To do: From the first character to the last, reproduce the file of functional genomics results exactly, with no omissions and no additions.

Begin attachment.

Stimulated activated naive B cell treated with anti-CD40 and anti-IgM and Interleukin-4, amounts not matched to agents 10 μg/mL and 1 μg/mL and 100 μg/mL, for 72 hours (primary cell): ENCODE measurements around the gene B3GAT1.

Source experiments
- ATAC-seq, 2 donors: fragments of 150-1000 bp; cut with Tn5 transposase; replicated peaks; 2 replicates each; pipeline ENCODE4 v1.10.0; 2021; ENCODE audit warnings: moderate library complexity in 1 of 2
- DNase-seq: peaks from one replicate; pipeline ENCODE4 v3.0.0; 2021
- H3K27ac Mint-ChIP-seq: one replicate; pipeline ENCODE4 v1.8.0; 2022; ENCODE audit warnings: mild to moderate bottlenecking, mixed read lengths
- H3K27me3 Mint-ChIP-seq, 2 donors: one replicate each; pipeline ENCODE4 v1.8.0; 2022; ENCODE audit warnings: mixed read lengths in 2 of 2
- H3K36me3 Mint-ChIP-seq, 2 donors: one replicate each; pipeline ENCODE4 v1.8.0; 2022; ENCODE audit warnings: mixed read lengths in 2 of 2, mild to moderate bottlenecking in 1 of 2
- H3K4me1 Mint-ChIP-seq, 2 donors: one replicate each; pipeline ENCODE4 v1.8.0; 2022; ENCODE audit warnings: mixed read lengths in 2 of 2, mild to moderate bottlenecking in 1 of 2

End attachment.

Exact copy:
Stimulated activated naive B cell treated with anti-CD40 and anti-IgM and Interleukin-4, amounts not matched to agents 10 μg/mL and 1 μg/mL and 100 μg/mL, for 72 hours (primary cell): ENCODE measurements around the gene B3GAT1.

Source experiments
- ATAC-seq, 2 donors: fragments of 150-1000 bp; cut with Tn5 transposase; replicated peaks; 2 replicates each; pipeline ENCODE4 v1.10.0; 2021; ENCODE audit warnings: moderate library complexity in 1 of 2
- DNase-seq: peaks from one replicate; pipeline ENCODE4 v3.0.0; 2021
- H3K27ac Mint-ChIP-seq: one replicate; pipeline ENCODE4 v1.8.0; 2022; ENCODE audit warnings: mild to moderate bottlenecking, mixed read lengths
- H3K27me3 Mint-ChIP-seq, 2 donors: one replicate each; pipeline ENCODE4 v1.8.0; 2022; ENCODE audit warnings: mixed read lengths in 2 of 2
- H3K36me3 Mint-ChIP-seq, 2 donors: one replicate each; pipeline ENCODE4 v1.8.0; 2022; ENCODE audit warnings: mixed read lengths in 2 of 2, mild to moderate bottlenecking in 1 of 2
- H3K4me1 Mint-ChIP-seq, 2 donors: one replicate each; pipeline ENCODE4 v1.8.0; 2022; ENCODE audit warnings: mixed read lengths in 2 of 2, mild to moderate bottlenecking in 1 of 2